After years in pandemic, traditional Ash Wednesday rituals finally return

Erik Tenedero, ABS-CBN News

Posted at Feb 22 2023 07:23 PM | Updated as of Feb 22 2023 08:06 PM

Manila Archbishop Jose Advincula imposes ashes on the foreheads of Catholic devotees on Ash Wednesday at the Manila Cathedral. Angie de Silva, ABS-CBN News
Manila Archbishop Jose Cardinal Advincula imposes ashes on the foreheads of Catholic devotees on Ash Wednesday at the Manila Cathedral. Angie de Silva, ABS-CBN News

MANILA — As Filipino Catholics mark the beginning of Lent with the observance of Ash Wednesday, more traditional practices have returned after years of tweaked rituals to arrest the spread of COVID-19. 

At the Manila Cathedral, Archbishop Jose Cardinal Advincula led the Holy Mass with the imposition of ashes. 

In his homily, the cardinal reminded the faithful that the ashes should be a reminder of the vulnerabilities of human mortality.

"Pinapaalala ng mga abo sa atin na lahat tayo ay mamamatay din pagdating ng takdang panahon," Advincula said. 

[The ashes remind us that we will all pass away at our appointed time.]

"And before the length of history and the breadth of the universe, we are just tiny grains of dust." 

While challenging the faithful to pray, fast, and do acts of charity, the cardinal also urged the people to disengage from clinging to "transitional temporalities of the world."

"The things of this world are good but they are like ashes and dust. The more we grasp them, the more they slip off our hold," he said. 

The practice of imposing ashes on the faithful's forehead was restricted since the pandemic struck in 2020.

During that time, both the Vatican's liturgical office and the Catholic Bishops' Conference of the Philippines (CBCP) issued detailed instructions pertaining to the conduct of liturgical practices that will risk the transmission of the virus. 

In the Philippines, churches opted for the sprinkling of ashes on the head. This practice was less familiar among Filipinos but is more common in other countries, like Italy.

This year no such guidelines were issued.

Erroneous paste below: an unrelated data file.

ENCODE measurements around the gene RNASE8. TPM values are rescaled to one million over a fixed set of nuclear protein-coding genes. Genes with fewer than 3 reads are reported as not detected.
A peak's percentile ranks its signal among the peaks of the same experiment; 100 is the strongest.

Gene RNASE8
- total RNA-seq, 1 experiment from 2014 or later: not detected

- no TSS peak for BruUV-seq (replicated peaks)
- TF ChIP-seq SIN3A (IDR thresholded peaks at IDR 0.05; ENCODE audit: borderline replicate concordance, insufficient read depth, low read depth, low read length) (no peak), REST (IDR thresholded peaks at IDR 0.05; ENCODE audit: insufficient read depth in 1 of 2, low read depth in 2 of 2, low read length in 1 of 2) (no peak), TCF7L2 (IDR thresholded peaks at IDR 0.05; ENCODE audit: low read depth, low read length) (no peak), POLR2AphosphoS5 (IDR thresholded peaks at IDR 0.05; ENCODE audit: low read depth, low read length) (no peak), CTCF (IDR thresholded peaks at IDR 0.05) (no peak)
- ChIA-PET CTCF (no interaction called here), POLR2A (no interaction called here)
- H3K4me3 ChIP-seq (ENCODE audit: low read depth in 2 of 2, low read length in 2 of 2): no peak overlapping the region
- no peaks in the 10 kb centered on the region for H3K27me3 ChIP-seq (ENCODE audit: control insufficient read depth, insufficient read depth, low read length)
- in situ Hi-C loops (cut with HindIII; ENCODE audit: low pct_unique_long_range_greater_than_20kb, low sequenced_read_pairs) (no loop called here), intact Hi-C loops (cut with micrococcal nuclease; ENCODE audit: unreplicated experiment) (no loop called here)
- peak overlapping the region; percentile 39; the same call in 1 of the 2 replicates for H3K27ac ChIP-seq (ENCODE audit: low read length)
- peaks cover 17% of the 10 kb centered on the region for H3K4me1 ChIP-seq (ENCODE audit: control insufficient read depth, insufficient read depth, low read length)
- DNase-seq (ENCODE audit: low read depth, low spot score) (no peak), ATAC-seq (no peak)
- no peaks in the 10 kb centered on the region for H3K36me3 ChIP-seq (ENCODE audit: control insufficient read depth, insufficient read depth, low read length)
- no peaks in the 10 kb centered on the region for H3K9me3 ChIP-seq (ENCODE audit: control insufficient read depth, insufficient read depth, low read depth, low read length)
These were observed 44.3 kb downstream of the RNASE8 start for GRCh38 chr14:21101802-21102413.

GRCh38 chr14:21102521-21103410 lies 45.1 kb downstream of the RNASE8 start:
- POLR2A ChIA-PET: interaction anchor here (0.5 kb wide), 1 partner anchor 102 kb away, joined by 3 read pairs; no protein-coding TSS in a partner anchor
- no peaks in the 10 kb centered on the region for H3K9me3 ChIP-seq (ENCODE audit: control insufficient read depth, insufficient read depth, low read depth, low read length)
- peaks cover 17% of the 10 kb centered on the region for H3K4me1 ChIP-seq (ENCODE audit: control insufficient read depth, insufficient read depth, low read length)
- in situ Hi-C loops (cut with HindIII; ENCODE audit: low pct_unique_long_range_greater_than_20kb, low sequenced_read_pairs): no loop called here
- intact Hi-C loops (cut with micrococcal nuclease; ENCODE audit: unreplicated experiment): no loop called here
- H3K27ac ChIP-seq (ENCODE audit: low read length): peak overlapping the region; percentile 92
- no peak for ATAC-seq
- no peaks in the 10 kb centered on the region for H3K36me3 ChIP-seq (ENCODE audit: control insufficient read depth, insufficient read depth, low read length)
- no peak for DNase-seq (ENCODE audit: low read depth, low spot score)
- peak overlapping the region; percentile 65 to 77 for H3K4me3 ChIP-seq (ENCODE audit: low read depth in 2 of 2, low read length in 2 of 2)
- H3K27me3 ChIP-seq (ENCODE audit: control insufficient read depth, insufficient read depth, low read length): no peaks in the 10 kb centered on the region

CBCP President and Caloocan Bishop Pablo Virgilio David said they are leaving it to local bishops to decide whether there is still a need for special protocols with the observance of Ash Wednesday and other rituals during Lent. 

In the Archdiocese of Manila, parishes and other communities under its jurisdiction were instructed to revert to the more usual practice of imposing ashes on the forehead. 

The archdiocese also clarified that the imposition of ashes is always done in the context of a liturgical celebration. 

Many churches in other archdioceses and dioceses in the country have also reverted to imposing ashes on the forehead. 

For Catholics, Ash Wednesday signals the beginning of Lent. Marked with intense prayer and penance, this period traditionally witnesses numerous religious activities usually attended by large crowds. 

These events were put on hold during the height of the pandemic to avoid the spread of the virus. 

But since late 2022, the Philippines has transitioned to more relaxed protocols in dealing with COVID-19. 

Travel regulations have eased, wearing face masks is no longer mandatory in many areas, and various religious activities with massive numbers of attendees are now allowed. 

The day before Ash Wednesday, many churches also held the ritual of the burning of old palm fronds amid a gathered crowd. 

The palm fronds were used in the previous year's Palm Sunday. The ashes then were used for Ash Wednesday observance. 

Various churches have also announced their respective schedule of Stations of the Cross — a Catholic meditation on the scenes during the passion and death of Jesus Christ. While some congregations do this with a small number of attendees inside the vicinity of the church, there are also those who do this along the town and city streets and are usually attended by a large number of people. 

Processions also have started to reappear after restrictions were implemented during the height of the pandemic. 

Some Filipino bishops have also released instructions to encourage the public to do away from attending the Holy Mass through live streaming, which became the alternative when COVID-19 transmissions reached an alarming rate. 

In the Diocese of Malolos, although its cathedral still regularly streams liturgies through its Facebook and Youtube channel, a message reminding people of the importance of physically attending the Holy Mass in the church has been included. 

Meanwhile, while large public gatherings are now allowed in the Philippines and many other countries amid declining numbers of COVID-19 infections, the World Health Organization announced that the pandemic remains a public health emergency of international concern. 


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